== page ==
I find myself using this quite a bit to position my cursor just to where I want. It’s a little faster, sometimes, than trying to tap and get your cursor into the right spot, because you don’t even move your fingers from the keyboard. You just press two of them down.
Vicki: Oh, cool! Awesome! OK, what else?
Tony: Well, you know those apps that keep asking you to rate them?
I’m trying not to get too excited, because I know what this one is!!!
Vicki: Go ahead!
Tony: In iOS 11, Apple realized that app developers just asked for ratings too often. If you have an app that you like, please do rate it. But we don’t like to be bugged. We don’t want this to pop up during lessons for our students, or for us as we’re just using our device.
Idea #5: Turn off app ratings and reviews
So you can go into settings on your iPad or your iPhone with iOS 11 and tap iTunes and App Store. You can actually turn off In App Ratings and Reviews.
There are still a few ways that this might pop up, but it greatly reduces the number of pop-ups that ask you to rate and review and app.
Vicki: OK, remarkable educators, remember that if you’re on that morning commute like many of you are when you listen to the show, so this when you get to school, Don’t do this while driving. (laughs)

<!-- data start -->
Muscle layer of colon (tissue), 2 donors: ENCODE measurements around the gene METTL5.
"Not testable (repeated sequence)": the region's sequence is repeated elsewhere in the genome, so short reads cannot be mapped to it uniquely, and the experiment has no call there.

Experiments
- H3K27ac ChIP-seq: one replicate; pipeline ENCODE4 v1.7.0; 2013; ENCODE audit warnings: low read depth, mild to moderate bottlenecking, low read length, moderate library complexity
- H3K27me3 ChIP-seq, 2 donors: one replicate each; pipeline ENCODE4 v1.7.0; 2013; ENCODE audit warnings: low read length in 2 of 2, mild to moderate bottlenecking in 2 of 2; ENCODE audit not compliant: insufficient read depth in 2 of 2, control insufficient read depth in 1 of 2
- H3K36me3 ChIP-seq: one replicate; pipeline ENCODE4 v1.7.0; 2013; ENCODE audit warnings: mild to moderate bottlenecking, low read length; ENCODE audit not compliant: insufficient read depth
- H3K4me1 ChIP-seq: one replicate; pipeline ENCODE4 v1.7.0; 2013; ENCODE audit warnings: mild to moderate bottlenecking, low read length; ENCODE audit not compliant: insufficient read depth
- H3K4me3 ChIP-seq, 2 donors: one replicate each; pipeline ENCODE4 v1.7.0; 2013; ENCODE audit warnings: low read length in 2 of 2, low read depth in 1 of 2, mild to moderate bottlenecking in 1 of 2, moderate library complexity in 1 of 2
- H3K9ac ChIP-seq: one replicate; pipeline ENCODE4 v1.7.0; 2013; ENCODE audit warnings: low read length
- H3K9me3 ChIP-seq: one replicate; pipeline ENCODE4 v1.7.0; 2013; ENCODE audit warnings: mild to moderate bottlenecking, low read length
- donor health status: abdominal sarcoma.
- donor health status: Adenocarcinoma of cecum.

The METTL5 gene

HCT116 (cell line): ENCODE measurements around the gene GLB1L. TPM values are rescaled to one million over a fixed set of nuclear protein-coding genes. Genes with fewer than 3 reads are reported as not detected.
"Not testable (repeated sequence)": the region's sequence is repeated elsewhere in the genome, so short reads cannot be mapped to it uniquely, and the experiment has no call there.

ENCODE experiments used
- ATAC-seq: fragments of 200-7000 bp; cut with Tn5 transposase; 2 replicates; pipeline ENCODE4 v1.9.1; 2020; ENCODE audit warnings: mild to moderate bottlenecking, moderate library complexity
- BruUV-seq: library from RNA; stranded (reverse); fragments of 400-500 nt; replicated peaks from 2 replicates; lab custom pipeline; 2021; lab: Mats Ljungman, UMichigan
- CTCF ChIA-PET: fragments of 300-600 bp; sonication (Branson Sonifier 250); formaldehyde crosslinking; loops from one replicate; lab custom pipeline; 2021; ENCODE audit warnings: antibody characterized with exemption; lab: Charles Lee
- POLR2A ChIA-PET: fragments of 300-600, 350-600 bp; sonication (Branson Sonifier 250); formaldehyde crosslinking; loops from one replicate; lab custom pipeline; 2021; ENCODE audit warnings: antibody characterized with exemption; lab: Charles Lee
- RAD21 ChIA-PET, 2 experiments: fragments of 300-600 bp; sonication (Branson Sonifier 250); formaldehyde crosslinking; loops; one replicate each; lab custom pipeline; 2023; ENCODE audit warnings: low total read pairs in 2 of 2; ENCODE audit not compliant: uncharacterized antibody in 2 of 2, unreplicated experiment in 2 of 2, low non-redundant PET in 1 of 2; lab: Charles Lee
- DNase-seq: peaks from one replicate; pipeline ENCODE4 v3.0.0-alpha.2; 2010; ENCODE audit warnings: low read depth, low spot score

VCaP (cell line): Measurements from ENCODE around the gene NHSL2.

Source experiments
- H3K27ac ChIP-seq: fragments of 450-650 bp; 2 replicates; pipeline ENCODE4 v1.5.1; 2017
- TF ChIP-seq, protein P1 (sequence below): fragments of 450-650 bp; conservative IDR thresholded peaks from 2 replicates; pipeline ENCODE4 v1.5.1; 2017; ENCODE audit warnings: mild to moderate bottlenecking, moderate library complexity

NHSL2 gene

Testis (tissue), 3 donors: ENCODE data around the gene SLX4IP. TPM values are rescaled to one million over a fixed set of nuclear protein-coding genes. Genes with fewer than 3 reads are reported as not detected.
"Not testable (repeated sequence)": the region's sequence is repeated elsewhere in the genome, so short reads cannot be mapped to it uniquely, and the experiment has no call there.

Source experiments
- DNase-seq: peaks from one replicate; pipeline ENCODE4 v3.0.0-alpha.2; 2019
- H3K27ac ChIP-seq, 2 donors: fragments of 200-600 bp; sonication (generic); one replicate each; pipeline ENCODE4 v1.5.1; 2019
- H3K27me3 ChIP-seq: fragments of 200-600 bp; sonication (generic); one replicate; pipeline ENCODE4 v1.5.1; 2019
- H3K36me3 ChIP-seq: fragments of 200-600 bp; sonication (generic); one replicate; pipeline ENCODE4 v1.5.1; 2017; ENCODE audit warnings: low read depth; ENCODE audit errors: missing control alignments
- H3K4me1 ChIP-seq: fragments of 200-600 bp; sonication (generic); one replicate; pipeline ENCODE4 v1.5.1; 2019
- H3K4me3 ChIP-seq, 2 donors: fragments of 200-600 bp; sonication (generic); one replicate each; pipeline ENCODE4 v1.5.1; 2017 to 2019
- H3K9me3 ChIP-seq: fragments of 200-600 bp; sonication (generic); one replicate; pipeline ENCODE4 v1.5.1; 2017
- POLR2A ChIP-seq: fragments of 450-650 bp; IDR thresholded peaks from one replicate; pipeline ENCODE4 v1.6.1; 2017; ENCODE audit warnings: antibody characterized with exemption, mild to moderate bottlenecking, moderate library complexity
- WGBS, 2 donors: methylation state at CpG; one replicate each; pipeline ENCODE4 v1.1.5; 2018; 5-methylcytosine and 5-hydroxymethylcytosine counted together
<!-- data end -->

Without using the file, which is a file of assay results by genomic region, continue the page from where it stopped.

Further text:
But it is REALLY very exciting! (laughs)
OK, do you have another one for us!
Tony: Well, another one that you certainly can’t do while you’re driving — is rearranging your Home Screen.
Idea #6: Reorganize your Home Screen QUICKLY
I have so many home screens. I think I have fifteen, which is the total number of homescreens you can have while on your iPad or you iPhone.
I organize pretty much meticulously the first two pages, and then I’ve given up on the rest.
Tony: It’s just too hard to move those app icons around. You can take all day to move them from page to page and put them in the folders. If you don’t have that many apps, I guess, it’s not too bad. But it can take a while.
So in iOS 11, Apple’s made it slightly easier. It’s a little complicated, but once you get the hang of it, this is a pretty nice way for making folders.
Apple allows us now to take one app icon (you know, when it jiggles), and then with a second finger, you can tap other icons and it stacks them behind that one icon. So you can stack like six icons from one page, drag that stack from one page to the next, add a few more, drag and then finally put them on their own screen or home folder.
Tony: So you can go and find all your math apps, pluck them from every page, add them to the stack, and then put that stack into a folder.
It’s so much more efficient than…
Vicki: YES! One at a time…
Oh, I just like… Oh my goodness. I don’t have words for that one! (laughs)
With all the wasted (time)… because I do like to organize things.